As a home-grown British chocolate manufacturing business, we are immensely proud of the relationships we have garnered over the years, ensuring we continue to supply you with delicious and ethically made chocolate.
We work closely with our supplier Luker Chocolate who have been an inspiration to us in how to do business in a better way and we share many of their values – a chocolate which is free from palm oil, whilst being sustainably and responsibly grown ensuring a world for future generations.
From time to time, you’ve asked us if we can share anything with you about the people behind our chocolate – so we thought we’d go all the way back to the beginning of the growing of the cacao by our farmers, in their stunningly diverse country of Colombia. Linda’s had the privilege of visiting these farmers seeing first-hand all they do in looking after this incredibly precious crop.
We’d like you to meet Aldemar Guzman, one of the farmers who with his family have been tending cocoa for many years.
Aldemar was inspired to become a cacao farmer over 15 years ago when he first stepped onto cocoa farming land. He liked the plot, the weather was wonderful, the land rich and fertile and the 10 hectares was only 20 minutes by bike from his home in Rivera, Huila – a region in the southwest of Colombia, nestled on the flank of the Andes near the Nevado del Huila volcano, the second highest peak in Colombia. Lying relatively close to the equator and steeped in farming tradition, Huila’s rich volcanic soils and climate create optimum growing conditions for many crops including sugar cane, coffee, bananas, and of course exquisitely tasting cocoa.
Joining Luker Chocolate as a cacao farmer meant he could put everything his learnt from his grandfather to the test and over 15 years later, Aldemar still enjoys farming sustainable cocoa and loves nothing more than caring and nurturing his thriving cacao trees.
Aldemar says “I was able to study thanks to cacao. The beautiful house that I have is thanks to cacao and cacao has also given me my friends. Everything I’ve learned and everything I’ve known I owe to cacao.”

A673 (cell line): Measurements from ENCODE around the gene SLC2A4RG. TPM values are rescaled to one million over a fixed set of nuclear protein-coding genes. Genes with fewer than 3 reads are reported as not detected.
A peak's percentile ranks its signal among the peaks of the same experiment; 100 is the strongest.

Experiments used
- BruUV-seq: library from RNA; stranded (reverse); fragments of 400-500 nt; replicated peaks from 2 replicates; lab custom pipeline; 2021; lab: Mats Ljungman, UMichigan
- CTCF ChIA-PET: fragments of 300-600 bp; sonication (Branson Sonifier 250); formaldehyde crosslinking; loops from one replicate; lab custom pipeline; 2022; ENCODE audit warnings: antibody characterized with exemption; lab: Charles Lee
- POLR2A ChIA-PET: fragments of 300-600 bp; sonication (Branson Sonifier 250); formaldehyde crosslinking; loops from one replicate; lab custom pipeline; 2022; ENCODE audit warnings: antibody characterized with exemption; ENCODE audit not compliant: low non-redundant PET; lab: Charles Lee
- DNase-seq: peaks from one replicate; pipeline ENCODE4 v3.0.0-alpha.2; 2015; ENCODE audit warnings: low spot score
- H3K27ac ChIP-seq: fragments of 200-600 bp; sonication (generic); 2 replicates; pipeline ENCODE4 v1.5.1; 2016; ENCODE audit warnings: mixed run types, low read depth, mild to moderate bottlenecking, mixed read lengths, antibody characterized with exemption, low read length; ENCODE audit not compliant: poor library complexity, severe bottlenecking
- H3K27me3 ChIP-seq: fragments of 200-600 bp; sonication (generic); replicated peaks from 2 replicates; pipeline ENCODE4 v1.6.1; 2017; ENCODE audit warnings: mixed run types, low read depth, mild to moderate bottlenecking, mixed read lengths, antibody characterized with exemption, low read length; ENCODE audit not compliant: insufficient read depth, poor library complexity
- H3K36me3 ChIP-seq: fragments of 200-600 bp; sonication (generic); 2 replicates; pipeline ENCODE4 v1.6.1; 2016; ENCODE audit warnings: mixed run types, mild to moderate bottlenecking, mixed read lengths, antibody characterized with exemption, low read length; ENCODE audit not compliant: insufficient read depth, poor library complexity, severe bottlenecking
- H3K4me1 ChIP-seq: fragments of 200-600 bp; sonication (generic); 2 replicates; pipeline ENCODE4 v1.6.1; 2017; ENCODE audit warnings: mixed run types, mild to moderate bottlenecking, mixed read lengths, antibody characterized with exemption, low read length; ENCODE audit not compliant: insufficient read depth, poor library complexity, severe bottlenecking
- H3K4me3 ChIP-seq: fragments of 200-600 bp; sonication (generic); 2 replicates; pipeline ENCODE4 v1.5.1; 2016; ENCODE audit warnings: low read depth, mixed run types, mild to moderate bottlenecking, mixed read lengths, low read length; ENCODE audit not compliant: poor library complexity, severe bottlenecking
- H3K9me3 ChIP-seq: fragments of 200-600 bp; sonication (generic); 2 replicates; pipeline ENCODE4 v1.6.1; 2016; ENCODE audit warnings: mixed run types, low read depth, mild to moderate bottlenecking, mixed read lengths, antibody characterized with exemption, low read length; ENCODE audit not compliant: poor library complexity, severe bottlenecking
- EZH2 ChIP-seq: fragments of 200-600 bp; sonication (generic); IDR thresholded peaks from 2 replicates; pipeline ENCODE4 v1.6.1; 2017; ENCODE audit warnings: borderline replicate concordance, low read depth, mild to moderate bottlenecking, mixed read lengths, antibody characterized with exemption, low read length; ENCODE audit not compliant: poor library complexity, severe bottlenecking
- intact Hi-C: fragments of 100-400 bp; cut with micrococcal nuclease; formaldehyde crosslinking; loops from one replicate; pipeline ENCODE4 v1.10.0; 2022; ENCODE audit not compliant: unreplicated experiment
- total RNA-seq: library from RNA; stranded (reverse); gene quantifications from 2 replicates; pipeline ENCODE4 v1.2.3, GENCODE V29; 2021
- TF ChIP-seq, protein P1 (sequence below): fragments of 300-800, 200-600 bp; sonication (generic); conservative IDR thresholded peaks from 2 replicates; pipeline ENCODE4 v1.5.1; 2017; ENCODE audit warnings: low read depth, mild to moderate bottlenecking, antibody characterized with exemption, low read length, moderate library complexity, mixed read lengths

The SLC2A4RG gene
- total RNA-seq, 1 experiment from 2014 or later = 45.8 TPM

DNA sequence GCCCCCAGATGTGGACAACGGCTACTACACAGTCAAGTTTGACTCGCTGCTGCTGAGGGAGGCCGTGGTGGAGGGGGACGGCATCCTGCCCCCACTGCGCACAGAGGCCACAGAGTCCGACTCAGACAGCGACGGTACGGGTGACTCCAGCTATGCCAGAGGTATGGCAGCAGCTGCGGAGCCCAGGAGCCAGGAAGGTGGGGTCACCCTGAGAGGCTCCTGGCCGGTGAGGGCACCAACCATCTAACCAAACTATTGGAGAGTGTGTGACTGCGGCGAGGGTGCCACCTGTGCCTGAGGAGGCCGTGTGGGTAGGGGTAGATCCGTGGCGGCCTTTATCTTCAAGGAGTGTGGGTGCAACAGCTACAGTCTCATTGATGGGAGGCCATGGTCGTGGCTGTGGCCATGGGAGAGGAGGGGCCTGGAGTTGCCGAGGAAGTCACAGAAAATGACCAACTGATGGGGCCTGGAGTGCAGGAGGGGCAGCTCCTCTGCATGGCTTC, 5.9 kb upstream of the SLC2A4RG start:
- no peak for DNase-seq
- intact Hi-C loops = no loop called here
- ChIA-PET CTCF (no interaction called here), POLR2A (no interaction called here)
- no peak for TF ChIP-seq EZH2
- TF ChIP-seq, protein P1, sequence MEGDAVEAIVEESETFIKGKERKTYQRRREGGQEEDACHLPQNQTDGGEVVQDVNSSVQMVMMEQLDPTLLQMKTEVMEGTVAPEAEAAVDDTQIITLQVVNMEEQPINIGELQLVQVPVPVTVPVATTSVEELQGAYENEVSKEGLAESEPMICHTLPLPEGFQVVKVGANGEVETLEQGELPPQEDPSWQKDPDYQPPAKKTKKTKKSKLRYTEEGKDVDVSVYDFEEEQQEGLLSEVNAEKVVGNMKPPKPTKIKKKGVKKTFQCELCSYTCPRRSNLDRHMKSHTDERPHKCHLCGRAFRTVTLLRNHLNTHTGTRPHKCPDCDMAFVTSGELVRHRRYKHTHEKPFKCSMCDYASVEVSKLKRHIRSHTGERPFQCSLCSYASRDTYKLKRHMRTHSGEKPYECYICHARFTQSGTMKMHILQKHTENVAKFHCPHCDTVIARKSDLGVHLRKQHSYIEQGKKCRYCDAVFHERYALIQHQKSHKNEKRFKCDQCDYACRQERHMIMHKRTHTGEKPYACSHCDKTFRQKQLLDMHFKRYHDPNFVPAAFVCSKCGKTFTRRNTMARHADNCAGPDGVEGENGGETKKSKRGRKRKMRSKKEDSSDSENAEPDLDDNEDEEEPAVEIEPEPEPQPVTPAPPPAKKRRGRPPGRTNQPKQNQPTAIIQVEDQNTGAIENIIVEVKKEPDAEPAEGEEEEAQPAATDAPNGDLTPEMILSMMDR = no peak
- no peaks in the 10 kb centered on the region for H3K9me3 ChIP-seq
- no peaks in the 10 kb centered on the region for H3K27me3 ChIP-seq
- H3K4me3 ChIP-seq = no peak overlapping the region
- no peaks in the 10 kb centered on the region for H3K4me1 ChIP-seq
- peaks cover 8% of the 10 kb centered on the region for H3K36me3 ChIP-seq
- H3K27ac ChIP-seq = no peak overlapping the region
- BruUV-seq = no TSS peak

With previous generations of Aldemar’s family being from cacao farming communities, it was Aldemar’s dream to continue his family tradition. He finished primary and high school education before going onto study Agricultural Technology and Public Administration with his dream of joining the cacao farming community coming to fruition in the mid-2000s.
Aldemar continues “My land is called La Bonanza (The Prosperity) because I sow all the seeds that I possible can. I own 10 hectares, out of which I plant right with cacao and the rest with araza, lemon, orange, coconut, tangerine, sapote, avocado and pineapple. I go there and I sow. If something sprouts, that is fine, if not, I sow once again to see what happens.”
Nine years ago, Aldemar visited La Ganja Luker, where he received additional training in innovative farming techniques. “It was a really great experience” says Aldemar, “I would like to go back to see how much has changed and see what new things I can learn.”
La Granja Luker was founded in 1962 as a research and training centre, enhancing cacao farmers knowledge and skills in modern agricultural practices so that they can increase productivity, generating a higher income which in turn improves their quality of life. The team at Granja Luker are constantly working on a number of projects including adaptative research, exploring high productivity with disease resistance plants, the training of farmers on cocoa harvest and production techniques all around the country and also the production of cocoa seedlings. It is at Granja Luker the piece of research on the effects of music on the growth and flavours of cocoa is being monitored and investigated. Nearly 33,000 farmers have been trained through Granja Luker over the years and it maintains close relationships with the farmers’ associations. Furthermore, small producers, like Aldemar are offered plant material at La Granja Luke with a financial subsidy on their purchases for new projects or for replanting. This allows the farmers to update their crops with fine aroma, high quality and high productivity cacao varieties at a subsidised cost whilst also giving the farmers access to technical support from the team of Luker Chocolate agronomists who travel around all of the cocoa growing communities.
Aldemar ends “Cacao is a very grateful crop: if you take care of it, it always pays back. I use to run around all the time, but time is a great teacher. Now I am calmer, I like to make jokes, just like a guipa which is how we call children around here. I used to be stressed; now I make fun of stress.”
Now you’ve seen life from Aldemar’s perspective, you might be interested in exploring our stunning array of single origin bars which come from cocoa farmers across South America.